basketball-men-d1 flag | April 6, 2015

Five random Duke, Wisconsin facts

Starting Lineup: Keys to the rematch

It’s the end of the road for Wisconsin and Duke, the last two teams standing from a field of 68 contenders for the DI men’s basketball championship.

The Blue Devils have four national titles (2010, 2001, 1992, 1991) and have lost in the final six times (1999, 1994, 1990, 1986, 1978, 1964).

The Badgers are 1-0 in the national championship game. Wisconsin won the title in 1941, defeating Washington State 39-34 in the lowest scoring title game.

Here are five random facts about Wisconsin and Duke in the teams’ championship history:

Vic Bubas led Duke to its first title game. He was the Blue Devils’ coach for 10 seasons (1959-69) and finished 213-67. Duke lost the 1964 championship game to UCLA, the first of John Wooden’s record 10 titles. The Bruins went on to win nine championships in the next 11 years.

Bubas retired after the 1968-69 season and became an administrator at the university. He later was tabbed the first commissioner of the Sun Belt Conference. Bubas was inducted into the College Basketball Hall of Fame in 2007.

Widely regarded as the original recruiter, Bubas’ two most memorable signees were Art Heyman, the 1963 national player of the year, and Jeff Mullins, the 1964 ACC player of the year and the NCAA tournament’s leading scorer.

• The 1940-41 season was the high-water mark for Wisconsin basketball for decades. The Badgers were 20-3 in their championship season; the previous three seasons combined the team had won only 25 games. Wisconsin would not win 20 games in a season again until 1998-99 and did not return to the Final Four until 2000.

Coach Harold “Bud” Foster, a former UW player, led the program for 25 seasons (1934-59) and made just two NCAA tournament appearances. He posted a 265-267 record, which were the most wins and losses in program history at the time. (Bo Ryan surpassed Foster’s win total in 2012.)

Foster played under Walter “Doc” Meanwell at Wisconsin, which went 43-8 during Foster’s career (1927-30). He was a member of the inaugural College Basketball Hall of Fame class in 2006.

• Duke has been to the national championship game 11 times – 10 under Mike Krzyzewski, who has been coaching the Blue Devils since the 1980-81 season. Entering the 2015 title game, Coach K holds the game’s mark for all-time wins (1,017), including 944 at Duke.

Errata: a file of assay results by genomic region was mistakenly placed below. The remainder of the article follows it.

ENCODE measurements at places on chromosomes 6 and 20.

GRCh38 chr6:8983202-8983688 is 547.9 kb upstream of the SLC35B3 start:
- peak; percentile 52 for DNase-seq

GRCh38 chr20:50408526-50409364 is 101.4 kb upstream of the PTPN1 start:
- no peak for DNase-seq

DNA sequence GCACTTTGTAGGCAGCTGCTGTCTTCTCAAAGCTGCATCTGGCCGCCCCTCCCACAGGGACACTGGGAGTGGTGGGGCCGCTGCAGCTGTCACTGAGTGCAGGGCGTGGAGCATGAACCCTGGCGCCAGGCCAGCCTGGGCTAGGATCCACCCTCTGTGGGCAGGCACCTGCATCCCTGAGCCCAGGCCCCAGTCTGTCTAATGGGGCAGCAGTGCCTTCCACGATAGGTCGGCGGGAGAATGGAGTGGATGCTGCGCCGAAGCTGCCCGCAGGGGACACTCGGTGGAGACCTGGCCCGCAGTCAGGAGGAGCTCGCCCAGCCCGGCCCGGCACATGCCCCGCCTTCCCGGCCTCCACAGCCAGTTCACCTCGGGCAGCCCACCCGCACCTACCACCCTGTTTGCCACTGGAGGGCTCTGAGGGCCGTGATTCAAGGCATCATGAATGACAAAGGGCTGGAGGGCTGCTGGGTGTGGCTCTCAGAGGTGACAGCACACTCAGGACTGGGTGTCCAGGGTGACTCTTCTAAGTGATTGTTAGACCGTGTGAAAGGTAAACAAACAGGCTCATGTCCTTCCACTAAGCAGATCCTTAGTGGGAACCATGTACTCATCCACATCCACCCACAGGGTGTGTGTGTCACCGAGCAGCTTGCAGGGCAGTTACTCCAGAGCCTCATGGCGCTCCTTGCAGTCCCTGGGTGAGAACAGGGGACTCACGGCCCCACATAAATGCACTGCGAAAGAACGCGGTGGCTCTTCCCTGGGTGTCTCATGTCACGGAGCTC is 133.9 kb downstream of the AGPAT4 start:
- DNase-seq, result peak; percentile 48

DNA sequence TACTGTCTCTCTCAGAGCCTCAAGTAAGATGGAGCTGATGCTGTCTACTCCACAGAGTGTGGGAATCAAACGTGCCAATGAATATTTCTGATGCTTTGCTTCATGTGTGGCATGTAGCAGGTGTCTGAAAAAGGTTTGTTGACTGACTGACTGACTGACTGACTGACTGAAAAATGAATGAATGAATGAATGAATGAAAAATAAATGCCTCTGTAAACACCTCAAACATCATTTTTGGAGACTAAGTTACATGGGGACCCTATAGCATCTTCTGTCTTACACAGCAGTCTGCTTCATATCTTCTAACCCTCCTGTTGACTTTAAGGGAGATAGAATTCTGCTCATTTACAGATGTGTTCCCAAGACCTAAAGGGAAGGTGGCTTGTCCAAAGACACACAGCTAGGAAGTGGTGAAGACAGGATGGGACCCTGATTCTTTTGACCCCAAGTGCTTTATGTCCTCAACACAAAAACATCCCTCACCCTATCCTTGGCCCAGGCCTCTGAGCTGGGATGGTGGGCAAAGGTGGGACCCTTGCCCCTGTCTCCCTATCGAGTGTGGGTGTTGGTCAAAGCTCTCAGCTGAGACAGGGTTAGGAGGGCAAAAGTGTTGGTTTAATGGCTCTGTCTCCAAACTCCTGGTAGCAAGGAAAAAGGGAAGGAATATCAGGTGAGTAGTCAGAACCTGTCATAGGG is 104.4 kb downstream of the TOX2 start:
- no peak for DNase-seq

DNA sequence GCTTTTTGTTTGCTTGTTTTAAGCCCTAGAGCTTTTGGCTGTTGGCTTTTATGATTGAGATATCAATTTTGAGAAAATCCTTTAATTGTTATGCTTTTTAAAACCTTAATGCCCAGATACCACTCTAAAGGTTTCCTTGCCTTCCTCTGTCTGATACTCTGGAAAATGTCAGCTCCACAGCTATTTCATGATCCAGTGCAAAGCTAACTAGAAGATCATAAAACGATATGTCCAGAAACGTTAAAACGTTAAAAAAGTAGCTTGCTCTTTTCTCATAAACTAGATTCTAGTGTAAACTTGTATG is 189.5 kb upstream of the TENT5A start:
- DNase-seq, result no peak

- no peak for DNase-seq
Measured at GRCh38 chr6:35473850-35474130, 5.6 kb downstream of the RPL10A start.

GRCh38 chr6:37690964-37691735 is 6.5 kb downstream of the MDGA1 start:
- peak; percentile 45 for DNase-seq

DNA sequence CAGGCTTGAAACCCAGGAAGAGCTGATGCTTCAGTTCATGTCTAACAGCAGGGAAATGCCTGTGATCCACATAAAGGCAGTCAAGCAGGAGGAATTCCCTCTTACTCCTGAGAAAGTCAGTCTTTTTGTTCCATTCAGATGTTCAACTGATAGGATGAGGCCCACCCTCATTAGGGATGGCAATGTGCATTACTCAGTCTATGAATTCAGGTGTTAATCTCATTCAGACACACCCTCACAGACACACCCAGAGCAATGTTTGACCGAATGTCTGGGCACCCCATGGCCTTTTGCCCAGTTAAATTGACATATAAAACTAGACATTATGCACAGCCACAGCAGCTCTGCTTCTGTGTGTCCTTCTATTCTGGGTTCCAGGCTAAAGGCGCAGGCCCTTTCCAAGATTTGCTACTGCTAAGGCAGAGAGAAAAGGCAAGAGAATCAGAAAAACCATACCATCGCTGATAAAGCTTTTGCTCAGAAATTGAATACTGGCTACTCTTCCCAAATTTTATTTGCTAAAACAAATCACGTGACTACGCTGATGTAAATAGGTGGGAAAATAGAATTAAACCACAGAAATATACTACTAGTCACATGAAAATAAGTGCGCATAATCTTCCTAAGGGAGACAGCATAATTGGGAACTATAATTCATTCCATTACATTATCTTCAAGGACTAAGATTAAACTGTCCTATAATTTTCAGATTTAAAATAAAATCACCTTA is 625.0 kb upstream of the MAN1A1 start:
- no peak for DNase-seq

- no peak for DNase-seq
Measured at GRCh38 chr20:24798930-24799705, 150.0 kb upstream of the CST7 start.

The Blue Devils first NCAA tournament appearance was in 1955. Villanova defeated Duke 74-73 in the first round of the East region. However, the program’s current success can be traced back to the foundation set by coach Bill Foster, who led Duke to three consecutive NCAA tournaments (1978-80) before leaving to become the head coach at South Carolina.

Under Krzyzewski, Duke has been a No. 1 seed in the NCAA tournament 13 times in 31 years; the Blue Devils did not make the tournament in 1995, when Coach K stepped aside in January to completely heal from a back surgery in October 1994.

• Wisconsin coach Bo Ryan is no stranger to championship games. He won the Division III title four times during his tenure at Wisconsin-Platteville, including the 1990-91 season, the Pioneer’s first year as an NCAA program.

Ryan became the Badgers’ coach in 2001, succeeding interim coach Brad Soderberg, who had taken over for Dick Bennett after three games in the 2000-01 season.

Bo Ryan -- 1976 Wisconsin media guideBo Ryan bio from the 1976 Wisconsin media guide.
Ryan previously has served as a Wisconsin assistant (1976-84). He was on Bill Cofield’s maiden staff in 1976; Cofield was the first black head coach of a major sport in the Big Ten, hired by the legendary Elroy “Crazy Legs” Hirsch. Larry Reed and Todd Landrum were the other two assistants with Ryan.

Cofield resigned in 1982. The Badgers’ final loss was a 77-75 thriller against Ohio State. The player who hit the 16-foot game-winning jumper for the Buckeyes: Clark Kellogg, who is part of the Final Four announcing team in Indianapolis.

Cofield died of cancer on June 20, 1983.

• So, who ya got: Duke or Wisconsin? If the Blue Devils win, we’ll have our first four-loss national champion since North Carolina in 2009. If the Badgers win, we’ll have our first three-loss national champion since Kansas in 2008.

Wisconsin (36-3) vs. Duke (34-4)
0 7 Indiana 1976 32-0
1 6 NC State 1974 30-1
2 15 Kentucky 2012 38-2
3 13 Kansas 2008 37-3
4 12 North Carolina 2009 34-4
5 7 Louisville 2013 35-5
6 4 Florida 2006 33-6
7 5 Michigan State 2000 32-7
8 1 UConn 2014 32-8
9 3 UConn 2011 32-9
10 2 Villanova 1985 25-10
11 1 Kansas 1988 27-11

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